NCBI ROFL: Study proves driving like an old person is contagious.

By ncbi rofl | February 15, 2011 7:00 pm

Nonconscious activation of an elderly stereotype and speed of driving.

“Under the guise of evaluating a head-up display in a driving simulator, 11 participants (5 men), ages 21 to 35 years, completed scrambled-sentence tasks (while waiting at stop signs) designed to prime an elderly stereotype. Each driver completed both the Elderly Stereotype and Control conditions with order counterbalanced across participants. Further, order of presentation of word sets for each trial was random. Driving speed and driving time between stop signs in the Elderly Stereotype condition were compared to the Control condition in which nonspecific age words were substituted for elderly stereotyped words. Participants showed lower maximum speed and longer driving time in the Elderly Stereotype condition than in the Control condition, even though participants reported no awareness of the theme in the experimental condition.”

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Discoblog: NCBI ROFL: Depiction of elderly and disabled people on road traffic signs: international comparison.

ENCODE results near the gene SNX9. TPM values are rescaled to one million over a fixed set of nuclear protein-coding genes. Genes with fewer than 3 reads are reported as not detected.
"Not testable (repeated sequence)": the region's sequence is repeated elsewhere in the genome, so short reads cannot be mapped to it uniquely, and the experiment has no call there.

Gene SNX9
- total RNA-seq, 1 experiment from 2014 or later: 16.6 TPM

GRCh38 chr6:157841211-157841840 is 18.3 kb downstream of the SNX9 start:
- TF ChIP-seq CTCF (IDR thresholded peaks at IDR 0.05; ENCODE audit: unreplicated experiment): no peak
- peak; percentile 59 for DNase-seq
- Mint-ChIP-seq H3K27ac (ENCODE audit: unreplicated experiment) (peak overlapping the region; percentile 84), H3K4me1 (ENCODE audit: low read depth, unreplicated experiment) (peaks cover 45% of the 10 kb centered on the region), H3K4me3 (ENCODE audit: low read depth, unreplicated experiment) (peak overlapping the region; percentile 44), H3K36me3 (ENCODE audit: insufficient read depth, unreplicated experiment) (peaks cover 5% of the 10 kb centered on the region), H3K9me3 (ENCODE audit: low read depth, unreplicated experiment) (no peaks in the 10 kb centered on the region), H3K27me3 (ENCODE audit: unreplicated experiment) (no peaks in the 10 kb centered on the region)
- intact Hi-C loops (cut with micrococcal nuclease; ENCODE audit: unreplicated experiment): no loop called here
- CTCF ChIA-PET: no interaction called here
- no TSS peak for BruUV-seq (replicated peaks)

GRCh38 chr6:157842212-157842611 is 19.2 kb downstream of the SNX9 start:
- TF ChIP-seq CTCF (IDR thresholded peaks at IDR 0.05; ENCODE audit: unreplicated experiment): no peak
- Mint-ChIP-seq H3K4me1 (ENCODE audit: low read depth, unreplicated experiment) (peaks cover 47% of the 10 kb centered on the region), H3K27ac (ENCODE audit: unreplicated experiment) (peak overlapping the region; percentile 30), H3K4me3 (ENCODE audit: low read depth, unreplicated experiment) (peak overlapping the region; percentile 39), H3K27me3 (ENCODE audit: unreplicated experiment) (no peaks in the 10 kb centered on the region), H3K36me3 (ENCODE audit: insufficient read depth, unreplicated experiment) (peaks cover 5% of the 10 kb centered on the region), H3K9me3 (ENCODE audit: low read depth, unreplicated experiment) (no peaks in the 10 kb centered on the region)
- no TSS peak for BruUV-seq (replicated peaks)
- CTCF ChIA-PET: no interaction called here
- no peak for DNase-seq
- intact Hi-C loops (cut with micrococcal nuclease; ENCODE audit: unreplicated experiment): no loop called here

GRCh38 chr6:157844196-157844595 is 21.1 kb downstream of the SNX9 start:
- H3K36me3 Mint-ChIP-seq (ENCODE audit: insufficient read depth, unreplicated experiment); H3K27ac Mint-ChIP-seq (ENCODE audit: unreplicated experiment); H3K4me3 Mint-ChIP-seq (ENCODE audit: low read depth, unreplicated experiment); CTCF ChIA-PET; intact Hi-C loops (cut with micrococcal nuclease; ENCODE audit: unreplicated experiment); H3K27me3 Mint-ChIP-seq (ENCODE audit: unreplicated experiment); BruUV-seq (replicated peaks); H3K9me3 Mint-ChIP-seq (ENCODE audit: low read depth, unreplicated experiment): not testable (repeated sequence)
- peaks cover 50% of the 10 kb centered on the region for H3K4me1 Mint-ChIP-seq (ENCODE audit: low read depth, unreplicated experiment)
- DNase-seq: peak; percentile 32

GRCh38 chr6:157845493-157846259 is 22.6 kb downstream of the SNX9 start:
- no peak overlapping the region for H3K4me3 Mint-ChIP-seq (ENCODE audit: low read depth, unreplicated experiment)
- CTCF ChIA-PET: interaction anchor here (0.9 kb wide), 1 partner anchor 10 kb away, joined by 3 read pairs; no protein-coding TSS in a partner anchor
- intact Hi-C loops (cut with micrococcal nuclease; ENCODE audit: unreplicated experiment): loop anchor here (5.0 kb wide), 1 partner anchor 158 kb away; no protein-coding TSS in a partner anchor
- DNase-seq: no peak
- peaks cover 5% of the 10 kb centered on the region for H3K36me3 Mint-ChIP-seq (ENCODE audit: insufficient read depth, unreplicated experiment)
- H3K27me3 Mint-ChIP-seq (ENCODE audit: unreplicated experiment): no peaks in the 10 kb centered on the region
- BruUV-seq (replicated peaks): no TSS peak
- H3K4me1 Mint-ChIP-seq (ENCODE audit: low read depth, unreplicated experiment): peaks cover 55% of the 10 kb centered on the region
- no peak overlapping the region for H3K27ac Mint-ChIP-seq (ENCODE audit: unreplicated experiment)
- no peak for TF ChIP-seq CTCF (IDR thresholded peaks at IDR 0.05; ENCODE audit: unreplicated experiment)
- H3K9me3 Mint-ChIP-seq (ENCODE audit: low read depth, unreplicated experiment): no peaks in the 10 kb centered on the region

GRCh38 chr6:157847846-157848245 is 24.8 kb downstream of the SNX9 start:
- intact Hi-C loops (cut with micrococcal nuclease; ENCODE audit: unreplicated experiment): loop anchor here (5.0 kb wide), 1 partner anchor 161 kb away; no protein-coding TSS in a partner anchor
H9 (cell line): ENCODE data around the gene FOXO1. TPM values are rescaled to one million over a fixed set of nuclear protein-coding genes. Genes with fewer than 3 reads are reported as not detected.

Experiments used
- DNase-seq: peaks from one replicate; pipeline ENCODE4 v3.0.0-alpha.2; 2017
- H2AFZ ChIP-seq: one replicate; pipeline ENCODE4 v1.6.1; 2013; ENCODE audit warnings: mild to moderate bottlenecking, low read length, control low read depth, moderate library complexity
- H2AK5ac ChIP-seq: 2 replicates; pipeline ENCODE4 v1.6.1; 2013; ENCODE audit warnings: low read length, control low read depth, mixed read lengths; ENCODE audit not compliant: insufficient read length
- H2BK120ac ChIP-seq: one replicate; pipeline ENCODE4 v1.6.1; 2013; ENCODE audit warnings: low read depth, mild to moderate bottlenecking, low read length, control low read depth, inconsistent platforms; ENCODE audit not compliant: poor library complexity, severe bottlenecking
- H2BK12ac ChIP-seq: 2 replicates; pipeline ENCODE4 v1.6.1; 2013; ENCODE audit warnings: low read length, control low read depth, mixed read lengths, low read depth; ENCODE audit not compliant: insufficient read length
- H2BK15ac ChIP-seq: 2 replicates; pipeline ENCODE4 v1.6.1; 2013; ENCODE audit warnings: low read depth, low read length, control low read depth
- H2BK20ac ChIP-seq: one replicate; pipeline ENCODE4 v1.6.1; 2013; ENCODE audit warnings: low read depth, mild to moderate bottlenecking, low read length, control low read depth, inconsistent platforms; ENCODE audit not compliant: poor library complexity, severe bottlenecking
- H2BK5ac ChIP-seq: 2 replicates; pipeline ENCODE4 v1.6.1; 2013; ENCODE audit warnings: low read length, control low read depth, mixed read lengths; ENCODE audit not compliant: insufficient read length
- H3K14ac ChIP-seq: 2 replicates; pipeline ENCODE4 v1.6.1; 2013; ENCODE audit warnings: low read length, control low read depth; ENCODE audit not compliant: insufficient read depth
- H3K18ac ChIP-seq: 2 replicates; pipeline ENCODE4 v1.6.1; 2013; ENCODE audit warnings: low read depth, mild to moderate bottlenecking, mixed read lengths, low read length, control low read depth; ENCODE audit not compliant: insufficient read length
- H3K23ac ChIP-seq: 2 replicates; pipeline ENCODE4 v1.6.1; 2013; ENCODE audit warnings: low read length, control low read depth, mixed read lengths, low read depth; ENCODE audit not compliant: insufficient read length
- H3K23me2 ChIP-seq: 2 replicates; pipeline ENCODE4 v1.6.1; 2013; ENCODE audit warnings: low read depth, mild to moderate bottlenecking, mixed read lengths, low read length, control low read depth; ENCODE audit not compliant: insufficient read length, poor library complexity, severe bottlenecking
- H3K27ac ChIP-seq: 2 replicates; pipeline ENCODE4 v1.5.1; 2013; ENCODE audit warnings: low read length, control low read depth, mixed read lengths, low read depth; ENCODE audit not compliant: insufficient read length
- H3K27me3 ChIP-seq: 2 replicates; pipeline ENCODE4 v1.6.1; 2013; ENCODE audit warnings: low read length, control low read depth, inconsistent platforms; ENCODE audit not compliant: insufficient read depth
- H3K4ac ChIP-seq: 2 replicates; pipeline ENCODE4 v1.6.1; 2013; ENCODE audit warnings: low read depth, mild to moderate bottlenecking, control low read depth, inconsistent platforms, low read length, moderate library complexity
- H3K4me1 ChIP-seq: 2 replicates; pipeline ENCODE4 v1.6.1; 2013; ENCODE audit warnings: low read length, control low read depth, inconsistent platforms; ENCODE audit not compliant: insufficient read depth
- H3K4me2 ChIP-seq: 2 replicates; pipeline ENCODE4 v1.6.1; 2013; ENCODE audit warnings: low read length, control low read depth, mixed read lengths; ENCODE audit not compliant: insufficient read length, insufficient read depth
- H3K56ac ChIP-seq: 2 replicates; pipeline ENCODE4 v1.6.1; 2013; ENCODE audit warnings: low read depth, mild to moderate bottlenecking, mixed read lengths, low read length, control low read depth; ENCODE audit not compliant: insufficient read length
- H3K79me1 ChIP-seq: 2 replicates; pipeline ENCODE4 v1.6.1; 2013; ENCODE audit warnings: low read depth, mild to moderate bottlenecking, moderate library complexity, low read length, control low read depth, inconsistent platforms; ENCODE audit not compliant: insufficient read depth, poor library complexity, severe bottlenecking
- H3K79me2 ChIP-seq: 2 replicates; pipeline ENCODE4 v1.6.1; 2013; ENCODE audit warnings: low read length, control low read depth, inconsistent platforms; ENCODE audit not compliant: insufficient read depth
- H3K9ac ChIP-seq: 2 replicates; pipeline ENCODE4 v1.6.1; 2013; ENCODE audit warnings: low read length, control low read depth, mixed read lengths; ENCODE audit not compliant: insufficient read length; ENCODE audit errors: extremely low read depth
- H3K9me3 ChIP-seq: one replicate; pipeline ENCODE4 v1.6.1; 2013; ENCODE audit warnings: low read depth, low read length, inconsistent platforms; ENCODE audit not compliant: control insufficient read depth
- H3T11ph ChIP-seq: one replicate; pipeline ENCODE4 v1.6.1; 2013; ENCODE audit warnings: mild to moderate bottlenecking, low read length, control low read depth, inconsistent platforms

Discoblog: NCBI ROFL: Humor and death: a qualitative study of The New Yorker cartoons (1986-2006).

WTF is NCBI ROFL? Read our FAQ!

  • Iain

    So? What were the words and let’s expunge them from the English vocabulary.

  • Old Rockin’ Dave

    Have they tested it in reverse? Do geezers drive better after “youthful” words?

  • Larry Torres

    I really like your blog on cctv systems. Please keep this great information coming.


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NCBI ROFL is the brainchild of two Molecular and Cell Biology graduate students at UC Berkeley and features real research articles from the PubMed database (which is housed by the National Center for Biotechnology information, aka NCBI) that they find amusing (ROFL is a commonly-used internet acronym for "rolling on the floor, laughing"). Follow us on twitter: @ncbirofl


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